This series titled Practical Companion is for intermediate practitioners.
This post covers some sensitive issues in the Buddhist world in regard to the various traditions and methods of practice. How do we know which method is suitable for us? How do we know if we have joined a credible Buddhist organization? How do we know if our teacher is qualified?
Examine our method of practice
Most of us probably learn Buddha Dharma from books, youtube, the internet, friends, teachers, courses, etc. There are so many resources available, but not all who claim themselves Buddhist are Buddhist. Some may contain inaccuracies and some are from dubious sources. Therefore, it is essential for us to authenticate and check before believing, accepting, and practicing what was taught to us.
Vajrayana is a subset of Mahayana Buddhism. A unique practice of Vajrayana Buddhism is the recitation of Mantra and various mental visualization. It is generally agreed that Vajrayana Buddhism came at a later stage in Buddhist history, probably a reaction to religious and social development in ancient India.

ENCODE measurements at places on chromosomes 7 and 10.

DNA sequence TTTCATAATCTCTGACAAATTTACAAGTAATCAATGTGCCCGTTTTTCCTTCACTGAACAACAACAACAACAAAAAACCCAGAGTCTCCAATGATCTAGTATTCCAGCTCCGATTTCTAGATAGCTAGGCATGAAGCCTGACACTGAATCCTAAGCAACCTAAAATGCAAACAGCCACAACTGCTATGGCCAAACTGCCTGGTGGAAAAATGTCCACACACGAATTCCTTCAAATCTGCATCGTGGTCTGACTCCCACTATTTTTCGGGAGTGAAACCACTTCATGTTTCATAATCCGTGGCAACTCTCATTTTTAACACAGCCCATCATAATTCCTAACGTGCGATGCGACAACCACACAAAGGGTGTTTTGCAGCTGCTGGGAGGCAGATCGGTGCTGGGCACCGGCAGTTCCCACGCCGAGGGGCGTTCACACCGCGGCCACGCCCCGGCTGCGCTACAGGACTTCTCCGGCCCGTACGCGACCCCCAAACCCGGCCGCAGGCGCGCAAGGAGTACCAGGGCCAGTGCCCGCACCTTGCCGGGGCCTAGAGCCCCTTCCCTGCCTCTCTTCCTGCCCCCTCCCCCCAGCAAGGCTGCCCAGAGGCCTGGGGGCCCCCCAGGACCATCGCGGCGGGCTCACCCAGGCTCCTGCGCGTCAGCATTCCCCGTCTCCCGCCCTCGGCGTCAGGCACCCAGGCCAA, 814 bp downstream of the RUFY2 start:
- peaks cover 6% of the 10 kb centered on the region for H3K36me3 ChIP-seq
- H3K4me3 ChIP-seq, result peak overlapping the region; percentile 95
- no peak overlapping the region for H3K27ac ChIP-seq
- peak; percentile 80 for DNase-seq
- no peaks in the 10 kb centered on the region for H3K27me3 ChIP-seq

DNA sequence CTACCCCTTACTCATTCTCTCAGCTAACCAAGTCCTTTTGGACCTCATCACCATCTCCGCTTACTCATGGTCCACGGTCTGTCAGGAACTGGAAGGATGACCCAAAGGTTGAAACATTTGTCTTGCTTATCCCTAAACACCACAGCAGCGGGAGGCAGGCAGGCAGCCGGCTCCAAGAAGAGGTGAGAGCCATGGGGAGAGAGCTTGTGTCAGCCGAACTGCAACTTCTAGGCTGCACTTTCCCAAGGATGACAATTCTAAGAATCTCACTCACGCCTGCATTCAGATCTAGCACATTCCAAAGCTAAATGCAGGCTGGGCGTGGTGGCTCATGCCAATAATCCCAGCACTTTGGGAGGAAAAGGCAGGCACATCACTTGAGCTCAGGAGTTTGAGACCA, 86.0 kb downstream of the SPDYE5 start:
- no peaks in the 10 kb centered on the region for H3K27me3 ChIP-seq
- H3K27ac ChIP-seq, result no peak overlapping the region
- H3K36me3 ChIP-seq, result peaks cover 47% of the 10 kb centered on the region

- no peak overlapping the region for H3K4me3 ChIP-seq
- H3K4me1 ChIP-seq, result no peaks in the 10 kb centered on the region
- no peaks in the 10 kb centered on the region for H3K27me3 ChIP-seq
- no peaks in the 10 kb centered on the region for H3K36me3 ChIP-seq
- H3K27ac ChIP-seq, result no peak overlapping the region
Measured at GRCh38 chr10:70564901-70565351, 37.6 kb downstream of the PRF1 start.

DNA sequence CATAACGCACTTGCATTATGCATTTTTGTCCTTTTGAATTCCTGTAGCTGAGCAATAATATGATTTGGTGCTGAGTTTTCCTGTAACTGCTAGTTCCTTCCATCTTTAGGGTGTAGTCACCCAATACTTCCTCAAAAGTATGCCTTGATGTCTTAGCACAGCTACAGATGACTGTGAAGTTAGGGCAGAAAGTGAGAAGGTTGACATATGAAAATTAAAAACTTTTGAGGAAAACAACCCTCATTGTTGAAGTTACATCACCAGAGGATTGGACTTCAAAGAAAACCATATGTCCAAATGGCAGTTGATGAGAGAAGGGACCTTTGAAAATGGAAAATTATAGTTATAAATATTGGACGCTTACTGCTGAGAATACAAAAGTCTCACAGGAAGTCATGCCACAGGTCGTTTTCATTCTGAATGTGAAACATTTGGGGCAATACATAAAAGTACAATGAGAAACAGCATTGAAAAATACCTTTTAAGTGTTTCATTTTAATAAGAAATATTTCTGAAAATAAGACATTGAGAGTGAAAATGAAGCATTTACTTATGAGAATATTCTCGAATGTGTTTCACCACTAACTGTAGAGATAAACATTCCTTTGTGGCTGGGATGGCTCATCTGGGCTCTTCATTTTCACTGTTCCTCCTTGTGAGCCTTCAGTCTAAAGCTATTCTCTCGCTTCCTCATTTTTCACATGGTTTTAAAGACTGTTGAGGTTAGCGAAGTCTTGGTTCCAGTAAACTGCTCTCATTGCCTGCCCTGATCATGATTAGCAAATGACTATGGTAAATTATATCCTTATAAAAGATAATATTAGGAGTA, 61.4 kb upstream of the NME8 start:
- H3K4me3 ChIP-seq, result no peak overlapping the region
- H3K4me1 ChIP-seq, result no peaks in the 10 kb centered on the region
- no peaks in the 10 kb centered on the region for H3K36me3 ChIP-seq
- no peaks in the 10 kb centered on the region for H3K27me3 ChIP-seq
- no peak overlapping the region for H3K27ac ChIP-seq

Just like Mahayana Buddhism, it propagates the Dharma creatively to help people who are averse to traditional Buddhist teachings. For example, renunciation and abstinence, or Buddha had exited Samsara. The literature in Vajrayana Buddhism is not limited to records of Shakyamuni Buddha’s sermon. Vajrayana masters also produced religious texts based on teachings that they received through their mystical encounters with celestial Bodhisattva and Buddha.
Sceptics are quick to dismiss these Vajrayana text as bogus. I think that is too extreme too. My experience with Vajrayana is limited to Tibetan Vajrayana of the Sakyapa school. However, I found that various important teachings common in the Theravada school is also embedded in the Tantra ( Vajrayana literature)
For example, I used to be terrified by the message of non-self in traditional Theravada texts. Likewise, message of emptiness in General Mahayana text would also throw me into confusion. However, Vajrayana literature managed to help me embrace it with good results. For that, I am extremely grateful to my lama.
When I examine Vajrayana from this perspective, the flexibility of propagating Dharma seems to have been tuned a notch higher in Vajrayana Buddhism.
Vajrayana literature tends to belittle Theravada literature as ‘Hina’ and Mahayana literature as ‘slow’. I think that is a necessary ‘evil’? Let me share my personal journey to explain why.